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Reorienting Teacher Training for EFA and ESD



Teachers today are tasked with a challenging mandate. How do we create the best learning opportunities for students in our ever increasing globalized world? How do we teach students to become active and engaged citizens? How do we espouse critical thinking in our learners so they can work to advance their own lives, while also improving the standard of living of those around them in a sustainable way? And finally, how do we ensure that all students are treated fairly and given the opportunity to reach their fullest potential?

Two of UNESCOs key thematic areas, Education for Sustainable Development (ESD) and Education for All (EFA), work to address these issues.  From a policy perspective, UNESCO supports decision makers in their quest to ensure all children have access to a sound education that is inclusive and enduring.  But when we think about how these practices are implemented, the most important people in education are educators themselves.  Teachers understand the importance of lifelong learning and also understand that in a world that is changing as quickly as ours, it is important to stay informed and connect with a new generation of learners and a variety of learning styles.


In the Asia-Pacific, understanding issues related to EFA and ESD is vital towards achieving development that is sustainable. In light of this, UNESCO Bangkok with the generous support of the Japanese Funds-in-Trust have organized a series of national and regional level workshops focused upon Reorienting Teacher Training to ESD and EFA, the most recent of which took place in Manila, Philippines and Bangkok, Thailand.  These trainings brought together educators and teacher trainers from respective countries to engage in a week-long training focused on issues of climate change, environmental protection, human rights education, child-friendly schools, and gender sensitivity.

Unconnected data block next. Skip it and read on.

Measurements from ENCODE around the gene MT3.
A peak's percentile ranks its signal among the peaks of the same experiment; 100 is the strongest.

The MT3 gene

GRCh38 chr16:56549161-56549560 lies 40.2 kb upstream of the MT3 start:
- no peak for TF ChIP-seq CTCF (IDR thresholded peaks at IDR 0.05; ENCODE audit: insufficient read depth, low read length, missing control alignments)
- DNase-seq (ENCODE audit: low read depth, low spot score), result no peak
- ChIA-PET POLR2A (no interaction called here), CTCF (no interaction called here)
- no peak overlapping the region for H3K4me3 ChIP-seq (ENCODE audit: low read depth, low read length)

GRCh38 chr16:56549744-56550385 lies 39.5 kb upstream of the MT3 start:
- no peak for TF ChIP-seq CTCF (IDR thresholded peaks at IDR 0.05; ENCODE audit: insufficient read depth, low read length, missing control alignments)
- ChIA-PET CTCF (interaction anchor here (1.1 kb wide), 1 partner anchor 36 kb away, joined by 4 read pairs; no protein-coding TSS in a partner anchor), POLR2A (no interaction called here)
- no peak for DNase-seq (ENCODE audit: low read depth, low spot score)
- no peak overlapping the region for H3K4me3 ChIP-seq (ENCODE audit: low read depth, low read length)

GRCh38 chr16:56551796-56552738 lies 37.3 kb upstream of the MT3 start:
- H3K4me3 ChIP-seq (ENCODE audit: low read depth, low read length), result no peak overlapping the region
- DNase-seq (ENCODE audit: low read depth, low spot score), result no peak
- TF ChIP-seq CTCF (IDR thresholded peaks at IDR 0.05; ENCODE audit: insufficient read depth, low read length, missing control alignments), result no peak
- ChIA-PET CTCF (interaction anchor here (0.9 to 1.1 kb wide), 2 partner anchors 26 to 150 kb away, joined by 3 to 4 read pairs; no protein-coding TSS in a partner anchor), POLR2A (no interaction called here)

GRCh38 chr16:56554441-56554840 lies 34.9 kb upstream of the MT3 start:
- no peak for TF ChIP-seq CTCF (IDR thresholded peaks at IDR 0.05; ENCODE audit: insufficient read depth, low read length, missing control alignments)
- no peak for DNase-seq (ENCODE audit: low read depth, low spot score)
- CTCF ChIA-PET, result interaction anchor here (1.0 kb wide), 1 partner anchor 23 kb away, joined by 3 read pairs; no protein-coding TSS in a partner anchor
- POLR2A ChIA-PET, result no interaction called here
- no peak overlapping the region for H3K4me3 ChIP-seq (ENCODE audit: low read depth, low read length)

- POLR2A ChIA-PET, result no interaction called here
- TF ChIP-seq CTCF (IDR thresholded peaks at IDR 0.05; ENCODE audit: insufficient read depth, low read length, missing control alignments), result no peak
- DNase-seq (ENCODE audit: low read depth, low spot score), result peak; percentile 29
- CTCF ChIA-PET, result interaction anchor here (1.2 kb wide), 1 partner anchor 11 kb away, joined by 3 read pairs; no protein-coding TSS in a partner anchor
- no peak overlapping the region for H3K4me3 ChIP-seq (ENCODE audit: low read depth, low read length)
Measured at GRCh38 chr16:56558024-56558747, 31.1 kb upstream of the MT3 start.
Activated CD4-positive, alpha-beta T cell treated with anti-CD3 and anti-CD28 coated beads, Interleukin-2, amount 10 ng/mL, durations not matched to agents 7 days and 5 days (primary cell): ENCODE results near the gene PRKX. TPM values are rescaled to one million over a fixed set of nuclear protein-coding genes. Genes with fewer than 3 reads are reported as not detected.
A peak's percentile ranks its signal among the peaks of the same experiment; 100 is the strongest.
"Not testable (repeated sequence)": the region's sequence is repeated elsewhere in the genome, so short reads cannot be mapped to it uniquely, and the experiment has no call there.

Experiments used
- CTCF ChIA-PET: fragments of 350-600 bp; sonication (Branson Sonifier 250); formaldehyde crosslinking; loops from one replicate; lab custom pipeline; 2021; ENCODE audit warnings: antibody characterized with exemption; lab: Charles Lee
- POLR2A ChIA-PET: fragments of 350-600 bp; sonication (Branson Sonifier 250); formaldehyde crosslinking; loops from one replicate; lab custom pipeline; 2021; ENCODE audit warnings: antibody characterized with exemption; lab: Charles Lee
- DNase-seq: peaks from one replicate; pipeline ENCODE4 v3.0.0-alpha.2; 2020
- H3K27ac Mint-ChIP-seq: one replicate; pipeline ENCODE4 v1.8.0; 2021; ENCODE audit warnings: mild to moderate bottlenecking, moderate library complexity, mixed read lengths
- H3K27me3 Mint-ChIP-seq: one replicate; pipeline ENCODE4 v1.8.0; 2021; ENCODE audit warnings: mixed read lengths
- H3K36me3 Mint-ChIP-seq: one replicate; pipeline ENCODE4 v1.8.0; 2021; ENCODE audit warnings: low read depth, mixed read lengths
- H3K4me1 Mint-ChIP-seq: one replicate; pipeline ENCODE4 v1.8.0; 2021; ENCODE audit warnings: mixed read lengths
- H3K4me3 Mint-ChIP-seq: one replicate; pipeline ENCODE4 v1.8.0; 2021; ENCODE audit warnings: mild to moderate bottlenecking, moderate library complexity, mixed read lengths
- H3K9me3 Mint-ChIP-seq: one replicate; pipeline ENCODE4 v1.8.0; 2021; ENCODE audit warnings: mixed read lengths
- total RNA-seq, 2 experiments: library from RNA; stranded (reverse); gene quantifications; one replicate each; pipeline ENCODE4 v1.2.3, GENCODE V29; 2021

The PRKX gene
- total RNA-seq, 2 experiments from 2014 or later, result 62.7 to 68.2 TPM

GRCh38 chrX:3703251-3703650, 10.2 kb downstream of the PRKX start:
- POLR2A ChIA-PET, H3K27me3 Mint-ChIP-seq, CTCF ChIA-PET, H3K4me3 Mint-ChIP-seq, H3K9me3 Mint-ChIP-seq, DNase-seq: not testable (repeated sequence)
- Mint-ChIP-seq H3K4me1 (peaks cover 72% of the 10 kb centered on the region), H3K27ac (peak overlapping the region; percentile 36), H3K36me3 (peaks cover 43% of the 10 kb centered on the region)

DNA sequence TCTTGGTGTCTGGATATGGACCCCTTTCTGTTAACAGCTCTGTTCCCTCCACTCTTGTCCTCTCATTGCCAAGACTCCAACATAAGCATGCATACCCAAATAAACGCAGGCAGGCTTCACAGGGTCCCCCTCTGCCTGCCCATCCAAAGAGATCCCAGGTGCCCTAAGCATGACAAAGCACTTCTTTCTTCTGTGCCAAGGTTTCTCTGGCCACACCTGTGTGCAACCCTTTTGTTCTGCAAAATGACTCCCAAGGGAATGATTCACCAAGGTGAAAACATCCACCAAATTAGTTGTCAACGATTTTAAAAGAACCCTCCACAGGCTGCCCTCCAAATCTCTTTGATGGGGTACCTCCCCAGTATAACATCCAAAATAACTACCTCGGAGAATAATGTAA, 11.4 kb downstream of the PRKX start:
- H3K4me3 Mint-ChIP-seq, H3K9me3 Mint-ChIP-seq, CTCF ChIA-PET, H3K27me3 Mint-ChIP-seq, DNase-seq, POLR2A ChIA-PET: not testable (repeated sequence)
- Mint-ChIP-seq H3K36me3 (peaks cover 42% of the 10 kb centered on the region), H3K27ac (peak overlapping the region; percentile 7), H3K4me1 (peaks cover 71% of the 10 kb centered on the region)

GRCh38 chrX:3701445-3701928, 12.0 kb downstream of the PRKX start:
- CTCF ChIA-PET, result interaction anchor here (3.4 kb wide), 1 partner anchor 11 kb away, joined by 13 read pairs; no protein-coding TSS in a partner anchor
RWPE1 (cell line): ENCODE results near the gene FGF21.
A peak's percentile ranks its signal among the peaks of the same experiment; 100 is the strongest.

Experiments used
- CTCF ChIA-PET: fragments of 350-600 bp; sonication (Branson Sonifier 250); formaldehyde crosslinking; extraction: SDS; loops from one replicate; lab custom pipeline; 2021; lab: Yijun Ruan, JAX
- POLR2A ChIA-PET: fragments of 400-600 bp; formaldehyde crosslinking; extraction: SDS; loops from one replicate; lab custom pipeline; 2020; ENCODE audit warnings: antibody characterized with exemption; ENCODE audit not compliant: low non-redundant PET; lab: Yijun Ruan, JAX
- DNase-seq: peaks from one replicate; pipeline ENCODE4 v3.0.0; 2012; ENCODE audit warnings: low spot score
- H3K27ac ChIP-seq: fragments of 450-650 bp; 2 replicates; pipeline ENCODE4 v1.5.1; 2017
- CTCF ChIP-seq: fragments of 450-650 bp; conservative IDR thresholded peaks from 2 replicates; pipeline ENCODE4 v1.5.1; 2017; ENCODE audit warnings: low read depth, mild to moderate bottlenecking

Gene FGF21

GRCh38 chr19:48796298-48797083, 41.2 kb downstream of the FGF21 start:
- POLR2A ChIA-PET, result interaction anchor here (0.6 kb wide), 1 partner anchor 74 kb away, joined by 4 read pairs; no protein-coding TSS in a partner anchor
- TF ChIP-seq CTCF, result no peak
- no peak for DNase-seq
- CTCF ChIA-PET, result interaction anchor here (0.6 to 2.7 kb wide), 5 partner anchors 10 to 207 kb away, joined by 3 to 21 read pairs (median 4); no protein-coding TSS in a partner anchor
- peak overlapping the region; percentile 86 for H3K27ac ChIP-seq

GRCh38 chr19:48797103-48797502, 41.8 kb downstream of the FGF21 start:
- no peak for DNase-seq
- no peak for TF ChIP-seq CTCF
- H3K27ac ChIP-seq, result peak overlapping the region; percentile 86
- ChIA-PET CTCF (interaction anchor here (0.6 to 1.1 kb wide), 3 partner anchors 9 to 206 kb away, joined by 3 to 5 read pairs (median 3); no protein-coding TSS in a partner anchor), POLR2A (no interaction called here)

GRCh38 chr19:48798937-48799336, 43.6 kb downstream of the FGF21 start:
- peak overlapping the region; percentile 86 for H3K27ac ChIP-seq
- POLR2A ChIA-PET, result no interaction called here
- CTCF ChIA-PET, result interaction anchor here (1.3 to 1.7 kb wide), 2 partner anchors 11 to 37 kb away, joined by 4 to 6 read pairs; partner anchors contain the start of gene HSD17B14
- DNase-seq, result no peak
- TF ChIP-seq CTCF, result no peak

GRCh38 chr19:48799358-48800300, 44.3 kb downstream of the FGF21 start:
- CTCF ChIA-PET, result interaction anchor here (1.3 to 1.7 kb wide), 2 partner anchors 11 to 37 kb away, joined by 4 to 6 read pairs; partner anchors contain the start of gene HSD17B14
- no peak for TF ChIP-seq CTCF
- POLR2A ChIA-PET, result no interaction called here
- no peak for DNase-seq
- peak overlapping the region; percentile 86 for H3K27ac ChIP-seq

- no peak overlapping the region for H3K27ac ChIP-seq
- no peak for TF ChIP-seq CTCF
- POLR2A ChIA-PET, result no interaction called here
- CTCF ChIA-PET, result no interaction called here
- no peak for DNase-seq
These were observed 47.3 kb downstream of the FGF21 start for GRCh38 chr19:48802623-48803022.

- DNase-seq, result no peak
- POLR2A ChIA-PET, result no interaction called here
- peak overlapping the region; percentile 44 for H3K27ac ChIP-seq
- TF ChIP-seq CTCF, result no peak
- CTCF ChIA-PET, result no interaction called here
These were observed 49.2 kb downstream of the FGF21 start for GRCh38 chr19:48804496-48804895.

Over the course of five days, trainings and presentations showcased self-sustaining schools and learning environments, including the Apu Palamguwan Cultural Education Centre in Mindanao, Philippines, Sekolah Jenis Kebangsaan Chi Hwa in Sandakan, Malaysia and Sa School in Thailand.  Administrators and educators at these schools recognize that sustainable thinking is an important value that is cross-cutting across all subjects.  These schools provide opportunities for students to show care and concern for the environments around them, and they task the children with recycling, composting and gardening duties so that they garner a sense of ownership and responsibility for the world around them.  In some cases, recycling and gardening has resulted in small economic growth, which teaches students that business can be sustainable, and that they can expand their environmental mindfulness from the school arena into other aspects of their lives.

Facilitators from Japan were invited to present about ESD school practices, which touched upon how field trips to parks and forests made environmental learning engaging, hands-on and tangible.  Practices on how schools in Japan conserve energy and water were also shared, emphasizing that schools should teach sustainability while also practicing it.


Another component of ESD and EFA is the issue of access to education during times of crises.  Teachers from Japan also shared stories about the recent earthquakes and tsunami, and discussed their experiences of how schools serve as the focal-point for the community in difficult times; they also highlighted the importance of school disaster preparedness. 

During the workshops, a transformation of the participants was evident.  Connections were made concerning educators’ roles in providing meaning, quality and value to education, and educators’ were encouraged to be reflective on how they personally and professionally display the values they hope to share with their students.  Teachers and teacher educators were asked to consider the relationship between human rights and education, and gender equality and education.